* The dough should not be tossed on the tosser's head or foot, or touch any surface one would not want to eat from, such as the floor.

* While tossing, the pizzaiolo should not touch his nose or his head.

* At the conclusion of the tossing routine, the dough should be in a condition that it could be cooked, i.e., clean, round, fully stretched and relatively undamaged. (When I used to compete in the 1970s, the judges would always factor in the condition of the dough at the conclusion of the routine as part of the overall scoring.)

* Competitors should wear working clothes, not costumes or Hawaiian shirts as is typically the case. Competitive routines now do not speak to pizza as a culinary form as much as a window for media attention.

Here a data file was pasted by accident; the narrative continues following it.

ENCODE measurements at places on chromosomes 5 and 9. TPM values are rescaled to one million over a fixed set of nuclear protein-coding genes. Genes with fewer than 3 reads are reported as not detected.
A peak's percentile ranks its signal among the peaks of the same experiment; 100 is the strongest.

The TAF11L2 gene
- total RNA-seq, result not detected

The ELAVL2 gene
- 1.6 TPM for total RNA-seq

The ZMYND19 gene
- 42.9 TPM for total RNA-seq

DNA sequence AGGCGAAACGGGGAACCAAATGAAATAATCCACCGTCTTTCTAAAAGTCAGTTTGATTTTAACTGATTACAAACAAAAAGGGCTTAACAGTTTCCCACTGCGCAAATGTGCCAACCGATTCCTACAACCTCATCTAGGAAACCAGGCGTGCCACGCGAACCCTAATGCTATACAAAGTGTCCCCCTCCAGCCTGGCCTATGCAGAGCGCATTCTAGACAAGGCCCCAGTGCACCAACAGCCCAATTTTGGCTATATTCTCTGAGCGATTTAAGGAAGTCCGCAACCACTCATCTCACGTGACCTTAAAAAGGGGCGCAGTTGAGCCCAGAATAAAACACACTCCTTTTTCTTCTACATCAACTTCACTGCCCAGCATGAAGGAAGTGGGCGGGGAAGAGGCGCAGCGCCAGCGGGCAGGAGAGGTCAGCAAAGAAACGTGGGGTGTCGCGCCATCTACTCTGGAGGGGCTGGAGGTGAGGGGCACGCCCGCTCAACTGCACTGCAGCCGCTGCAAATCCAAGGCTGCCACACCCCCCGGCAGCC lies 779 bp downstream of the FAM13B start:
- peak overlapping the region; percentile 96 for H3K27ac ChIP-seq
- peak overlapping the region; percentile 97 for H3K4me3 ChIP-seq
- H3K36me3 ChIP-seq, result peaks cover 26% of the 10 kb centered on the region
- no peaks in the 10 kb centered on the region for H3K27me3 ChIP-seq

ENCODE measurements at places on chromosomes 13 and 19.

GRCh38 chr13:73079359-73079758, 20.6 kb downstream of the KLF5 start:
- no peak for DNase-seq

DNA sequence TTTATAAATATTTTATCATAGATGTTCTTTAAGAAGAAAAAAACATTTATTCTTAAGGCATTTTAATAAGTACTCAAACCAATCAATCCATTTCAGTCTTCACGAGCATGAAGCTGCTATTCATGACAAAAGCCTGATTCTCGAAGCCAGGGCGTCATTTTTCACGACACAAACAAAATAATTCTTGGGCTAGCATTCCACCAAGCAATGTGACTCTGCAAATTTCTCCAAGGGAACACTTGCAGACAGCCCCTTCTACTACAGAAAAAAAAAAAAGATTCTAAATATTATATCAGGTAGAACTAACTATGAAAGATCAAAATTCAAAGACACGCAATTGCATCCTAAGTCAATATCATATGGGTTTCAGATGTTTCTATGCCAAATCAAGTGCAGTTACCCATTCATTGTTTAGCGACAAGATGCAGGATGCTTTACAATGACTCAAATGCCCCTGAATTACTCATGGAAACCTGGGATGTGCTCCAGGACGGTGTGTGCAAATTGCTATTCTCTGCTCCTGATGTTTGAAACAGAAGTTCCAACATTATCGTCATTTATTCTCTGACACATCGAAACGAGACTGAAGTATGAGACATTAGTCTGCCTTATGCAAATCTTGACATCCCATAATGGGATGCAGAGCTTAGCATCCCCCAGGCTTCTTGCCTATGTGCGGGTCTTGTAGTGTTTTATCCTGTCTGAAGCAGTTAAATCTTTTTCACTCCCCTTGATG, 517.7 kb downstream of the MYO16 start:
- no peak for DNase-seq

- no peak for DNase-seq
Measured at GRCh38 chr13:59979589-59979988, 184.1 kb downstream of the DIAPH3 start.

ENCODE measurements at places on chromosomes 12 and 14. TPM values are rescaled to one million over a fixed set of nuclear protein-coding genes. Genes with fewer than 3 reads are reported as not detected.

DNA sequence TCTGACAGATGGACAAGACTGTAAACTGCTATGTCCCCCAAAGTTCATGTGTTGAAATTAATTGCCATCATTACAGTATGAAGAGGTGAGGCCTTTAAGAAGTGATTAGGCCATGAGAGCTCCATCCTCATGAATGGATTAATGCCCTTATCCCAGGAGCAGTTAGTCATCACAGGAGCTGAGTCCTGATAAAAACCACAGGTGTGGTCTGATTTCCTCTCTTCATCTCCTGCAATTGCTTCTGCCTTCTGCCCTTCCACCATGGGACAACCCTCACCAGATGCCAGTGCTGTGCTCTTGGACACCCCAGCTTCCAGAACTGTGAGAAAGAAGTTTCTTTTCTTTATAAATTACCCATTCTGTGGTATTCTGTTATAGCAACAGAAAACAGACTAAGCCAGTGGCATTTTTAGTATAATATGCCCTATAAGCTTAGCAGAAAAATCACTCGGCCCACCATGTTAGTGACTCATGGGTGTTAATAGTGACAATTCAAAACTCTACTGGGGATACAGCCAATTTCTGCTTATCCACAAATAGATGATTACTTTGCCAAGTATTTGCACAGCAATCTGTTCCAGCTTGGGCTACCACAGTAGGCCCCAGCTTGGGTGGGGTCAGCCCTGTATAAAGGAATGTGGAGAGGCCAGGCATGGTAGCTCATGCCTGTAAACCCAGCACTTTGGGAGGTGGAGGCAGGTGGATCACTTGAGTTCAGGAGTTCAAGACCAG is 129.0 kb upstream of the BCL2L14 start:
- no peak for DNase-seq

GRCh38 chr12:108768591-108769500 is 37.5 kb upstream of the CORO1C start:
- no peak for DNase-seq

* Modern routines should represent actual tossing done in pizzerias. Flipping the dough out into the crowd, ripping one's clothes off during a routine, using stage props ... what's next, bikini-clad models for assistants, as are seen in a knife throwers act? Pizza makers in athletic tights spinning from trapeze bars?

* Putting tears or holes in the dough should cost a performer points. If a behind-the-back catch misses and strikes the person's head, subtract points. When a dough hits the ground, routine over. Laying down on the floor while spinning a pizza may be entertaining and dramatic, but is this is a food craft? C'mon. If you went to a pizzeria and saw someone doing that, would you want to eat there?

Fun without the flash

Synchronization with music is fine, but would anyone want to eat a pizza that the chef was bouncing off his shoe, as was done in Tony Gemignani's routine, or was handled by someone who just did a barehanded handstand, like in Juan Hermosillo's? (I know my hypotheticals sound far-fetched now, but are they really so far away?)